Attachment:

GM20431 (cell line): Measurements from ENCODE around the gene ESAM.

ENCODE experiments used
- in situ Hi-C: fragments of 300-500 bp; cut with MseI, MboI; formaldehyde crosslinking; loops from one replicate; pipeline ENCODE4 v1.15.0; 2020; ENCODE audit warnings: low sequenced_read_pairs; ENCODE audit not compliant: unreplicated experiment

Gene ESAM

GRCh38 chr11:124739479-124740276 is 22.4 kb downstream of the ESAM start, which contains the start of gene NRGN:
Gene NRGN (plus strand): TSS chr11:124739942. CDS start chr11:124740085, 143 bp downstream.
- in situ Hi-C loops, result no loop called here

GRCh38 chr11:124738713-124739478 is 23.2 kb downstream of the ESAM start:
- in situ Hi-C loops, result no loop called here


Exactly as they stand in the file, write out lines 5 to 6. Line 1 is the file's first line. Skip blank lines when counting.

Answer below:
GRCh38 chr11:124739479-124740276 is 22.4 kb downstream of the ESAM start, which contains the start of gene NRGN:
Gene NRGN (plus strand): TSS chr11:124739942. CDS start chr11:124740085, 143 bp downstream.